Welcome to The Ultimate Guide To Paying Off Your Mortgage vs Topping Up Your Super.
While we aim to provide you exceptional value and insights into your financial affairs, we also want to make it explicitly clear that the content in this guide is not financial advice and is general in nature.
If you're seeking financial advice for your mortgage or super, we encourage you to chat with a financial adviser.
This guide was written for those in their 40’s and 50’s, living in and around Perth, who want to get some of their biggest ducks in a row before retirement.
It’s for those who feel like they’ve worked hard their entire life; those that have been committed to creating the best life possible for themselves and their families.
Over the years you might have worked hard by working your way into a respectable position or maybe you’ve started a business along the way.
You’ve most likely raised a family at this stage and perhaps they’re starting to fly the nest…
At this stage of your life you may find more space in your home as the kids spend time elsewhere; with partners, friends or uni/work commitments.
Whatever your circumstances, you’ve finally had the time to start thinking about yourself (for once) and the important life events which are coming up.
The Event of the Half Century… Retirement
While this is not a comprehensive guide about retirement planning, it might give you some pretty good ideas on where to start, especially when it comes to your mortgage or superannuation.
Now that you’re closer to retirement than you were in your 20’s, and your 30’s, it’s time to start making a plan and finding out what sorts of shortcuts you could create for yourself in the process.
Of course, one of those shortcuts could be finding out whether it’s better for you to pay off your mortgage first or put money into your superannuation.
At this stage, which one do you think it is for you?
Before we start, we’d first like to congratulate you on wanting to take control of your future.
Not everyone has the guts to face the future and understand their financial trajectory - especially when it comes to mortgage or super.
A lot of people arrive in their 40’s and 50’s and continue to bury their heads in the sand and avoid thinking about the future at all costs.
Some people can even forget to breathe when they start thinking about it – it stresses them out that much!
Our commitment to you is that we’ll make it easy for you to understand and avoid overwhelming you with jargon or complexity at all costs.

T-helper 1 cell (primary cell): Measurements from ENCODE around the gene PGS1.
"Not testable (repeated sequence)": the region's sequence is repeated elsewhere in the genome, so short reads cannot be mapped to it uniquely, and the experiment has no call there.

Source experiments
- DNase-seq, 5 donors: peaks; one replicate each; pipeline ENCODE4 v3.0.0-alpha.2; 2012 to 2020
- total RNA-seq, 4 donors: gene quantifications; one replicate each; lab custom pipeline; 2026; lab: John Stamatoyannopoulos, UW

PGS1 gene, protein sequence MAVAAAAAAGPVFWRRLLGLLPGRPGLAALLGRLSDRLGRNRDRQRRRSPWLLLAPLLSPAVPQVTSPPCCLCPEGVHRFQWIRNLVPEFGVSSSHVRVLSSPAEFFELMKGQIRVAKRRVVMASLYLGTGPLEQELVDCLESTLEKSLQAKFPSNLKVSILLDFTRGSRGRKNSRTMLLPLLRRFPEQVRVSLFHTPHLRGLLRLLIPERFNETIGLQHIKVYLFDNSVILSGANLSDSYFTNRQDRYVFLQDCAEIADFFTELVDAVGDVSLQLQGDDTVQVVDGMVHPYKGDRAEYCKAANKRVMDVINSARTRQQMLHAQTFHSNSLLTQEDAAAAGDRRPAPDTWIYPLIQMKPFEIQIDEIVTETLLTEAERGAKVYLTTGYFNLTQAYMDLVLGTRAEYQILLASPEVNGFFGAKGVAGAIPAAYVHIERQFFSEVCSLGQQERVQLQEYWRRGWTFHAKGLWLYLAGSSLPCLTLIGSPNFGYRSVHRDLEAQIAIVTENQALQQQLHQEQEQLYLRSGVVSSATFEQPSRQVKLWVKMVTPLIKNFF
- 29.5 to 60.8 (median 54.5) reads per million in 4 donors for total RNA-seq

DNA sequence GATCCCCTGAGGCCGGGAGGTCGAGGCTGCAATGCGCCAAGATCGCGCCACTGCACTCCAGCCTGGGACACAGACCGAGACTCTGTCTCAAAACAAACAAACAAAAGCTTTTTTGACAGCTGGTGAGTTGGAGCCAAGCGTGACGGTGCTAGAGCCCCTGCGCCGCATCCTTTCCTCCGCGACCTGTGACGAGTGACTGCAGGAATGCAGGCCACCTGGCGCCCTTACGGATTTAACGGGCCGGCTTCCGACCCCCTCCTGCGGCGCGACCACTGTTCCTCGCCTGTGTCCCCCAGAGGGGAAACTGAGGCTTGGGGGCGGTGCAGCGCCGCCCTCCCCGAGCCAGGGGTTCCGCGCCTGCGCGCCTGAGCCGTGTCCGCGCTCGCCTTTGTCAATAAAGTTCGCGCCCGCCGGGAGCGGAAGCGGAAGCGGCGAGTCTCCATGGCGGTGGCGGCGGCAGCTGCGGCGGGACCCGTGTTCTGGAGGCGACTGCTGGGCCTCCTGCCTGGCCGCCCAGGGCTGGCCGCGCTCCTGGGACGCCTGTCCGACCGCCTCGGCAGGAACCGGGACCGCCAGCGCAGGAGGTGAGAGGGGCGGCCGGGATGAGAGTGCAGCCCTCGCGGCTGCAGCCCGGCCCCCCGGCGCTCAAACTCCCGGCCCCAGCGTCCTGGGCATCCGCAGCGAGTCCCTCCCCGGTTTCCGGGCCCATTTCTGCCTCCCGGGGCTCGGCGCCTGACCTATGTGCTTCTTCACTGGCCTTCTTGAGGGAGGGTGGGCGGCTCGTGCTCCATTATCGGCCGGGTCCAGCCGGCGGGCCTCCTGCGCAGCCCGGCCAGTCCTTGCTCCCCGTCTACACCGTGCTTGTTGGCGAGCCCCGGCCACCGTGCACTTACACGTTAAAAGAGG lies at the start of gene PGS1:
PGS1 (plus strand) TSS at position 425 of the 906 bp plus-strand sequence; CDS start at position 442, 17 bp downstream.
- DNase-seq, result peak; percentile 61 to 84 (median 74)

To be able to do so, we also require something from you...
If you have any questions that remain unanswered after reading this guide, please, please, please, let us know!
We’d hate to leave you wondering.
Whether it’s in the guide or not, we want to be able to support any questions you might have around mortgage vs super, retirement or any other financial concerns that are playing on your mind.
That’s all we ask :)
At the end of the day, this guide hopes to ease some of your concerns about whether or not you’re on track to making the right decisions to live a comfortable and fulfilling retirement.
Disclaimer: The information contained in this guide is general in nature and does not take into account your personal situation. You should consider whether the information is appropriate to your needs, and where appropriate, seek professional advice from a financial adviser.
Financial Framework Pty Ltd t/as Financial Framework ACN 168 811 425 is a Corporate Authorised Representative of Synchron AFS Licence No 243313
First of all, most people like to know how they stack up against their peers.
Are you on track to enjoy the same sort of retirement as everyone else around your age, lifestyle, location?
It's a valid question. So that's where we'll kick off the Mortgage vs Super argument.
There are a number of factors that influence our financial decisions leading into retirement; income, the value of our home, how much we have saved in super, our lifestyle, health requirements; the list goes on.
You’ve heard the saying: “It’s not where you start, it’s where you finish.”
While it’s rarely ever about what you have to begin with, but more about what you have to finish (especially when it comes to retirement), it’s important to know how you compare right now.
When you know where you sit it can give you an idea on whether you’re going to be able to enjoy the same level of retirement as your peers.
It might not be important for everyone, but the last thing you want is to feel like you’re missing out in the last 20 – 30 years of your life.
Retirement should be a time when you can live it up!
If it doesn’t look like that now, you’ve still got time to make up for it and this guide will provide some general ideas that might help you do so.
Please note: We don’t mean to alarm anyone by these numbers. The information you’re about to read is from the entire working population across Australia and is an average only.
As you could probably appreciate, some people earn higher incomes than others.
Sometimes it’s a life-style choice and sometimes ‘your ambition has led you to study hard, work hard and be financially rewarded for your efforts’ As a country, Australia does okay.